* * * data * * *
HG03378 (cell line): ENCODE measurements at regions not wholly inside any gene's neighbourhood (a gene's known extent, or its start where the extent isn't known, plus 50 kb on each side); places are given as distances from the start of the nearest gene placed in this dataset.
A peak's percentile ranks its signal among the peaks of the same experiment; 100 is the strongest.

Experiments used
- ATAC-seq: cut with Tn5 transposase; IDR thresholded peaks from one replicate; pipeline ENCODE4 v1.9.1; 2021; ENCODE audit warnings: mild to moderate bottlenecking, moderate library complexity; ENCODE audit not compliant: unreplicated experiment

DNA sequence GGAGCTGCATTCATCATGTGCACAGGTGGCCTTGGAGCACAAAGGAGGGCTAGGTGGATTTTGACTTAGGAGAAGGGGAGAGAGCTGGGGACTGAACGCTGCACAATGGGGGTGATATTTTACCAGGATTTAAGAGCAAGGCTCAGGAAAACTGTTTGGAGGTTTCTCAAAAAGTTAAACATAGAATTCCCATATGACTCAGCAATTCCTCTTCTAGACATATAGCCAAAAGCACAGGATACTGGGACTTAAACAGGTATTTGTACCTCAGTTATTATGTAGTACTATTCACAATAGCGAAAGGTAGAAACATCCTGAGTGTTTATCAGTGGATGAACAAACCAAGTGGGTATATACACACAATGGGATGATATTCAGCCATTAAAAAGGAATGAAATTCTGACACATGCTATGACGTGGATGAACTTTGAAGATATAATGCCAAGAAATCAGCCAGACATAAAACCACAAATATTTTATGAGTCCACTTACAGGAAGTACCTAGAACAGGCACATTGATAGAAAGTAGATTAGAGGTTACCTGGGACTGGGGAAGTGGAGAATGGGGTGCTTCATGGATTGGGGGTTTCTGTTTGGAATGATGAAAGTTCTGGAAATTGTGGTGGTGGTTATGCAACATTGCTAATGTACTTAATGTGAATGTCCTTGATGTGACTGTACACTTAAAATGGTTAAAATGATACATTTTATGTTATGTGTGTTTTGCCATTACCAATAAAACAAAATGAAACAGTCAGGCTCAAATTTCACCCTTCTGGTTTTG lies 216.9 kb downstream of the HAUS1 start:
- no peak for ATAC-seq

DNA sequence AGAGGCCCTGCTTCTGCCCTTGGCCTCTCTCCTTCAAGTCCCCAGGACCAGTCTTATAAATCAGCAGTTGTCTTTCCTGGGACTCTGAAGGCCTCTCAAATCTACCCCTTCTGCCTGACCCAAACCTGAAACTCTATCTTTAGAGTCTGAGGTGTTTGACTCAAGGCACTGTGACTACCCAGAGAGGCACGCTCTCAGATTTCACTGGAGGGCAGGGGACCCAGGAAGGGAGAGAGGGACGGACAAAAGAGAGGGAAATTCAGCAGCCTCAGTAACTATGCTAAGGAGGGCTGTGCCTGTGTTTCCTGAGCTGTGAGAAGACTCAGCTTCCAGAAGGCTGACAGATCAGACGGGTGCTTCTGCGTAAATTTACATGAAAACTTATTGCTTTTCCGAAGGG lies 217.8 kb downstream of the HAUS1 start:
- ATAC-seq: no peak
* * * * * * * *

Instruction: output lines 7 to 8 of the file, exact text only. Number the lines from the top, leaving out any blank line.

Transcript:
DNA sequence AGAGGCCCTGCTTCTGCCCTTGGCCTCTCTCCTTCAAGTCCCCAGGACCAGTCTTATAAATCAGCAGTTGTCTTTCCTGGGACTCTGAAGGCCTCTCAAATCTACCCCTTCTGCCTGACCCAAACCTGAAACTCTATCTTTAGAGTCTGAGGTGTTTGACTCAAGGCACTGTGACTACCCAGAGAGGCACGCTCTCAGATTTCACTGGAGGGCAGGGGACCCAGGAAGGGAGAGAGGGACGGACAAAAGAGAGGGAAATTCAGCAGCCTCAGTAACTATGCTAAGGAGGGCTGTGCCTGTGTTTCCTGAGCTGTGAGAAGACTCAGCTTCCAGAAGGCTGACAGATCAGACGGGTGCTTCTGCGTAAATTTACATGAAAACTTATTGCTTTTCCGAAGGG lies 217.8 kb downstream of the HAUS1 start:
- ATAC-seq: no peak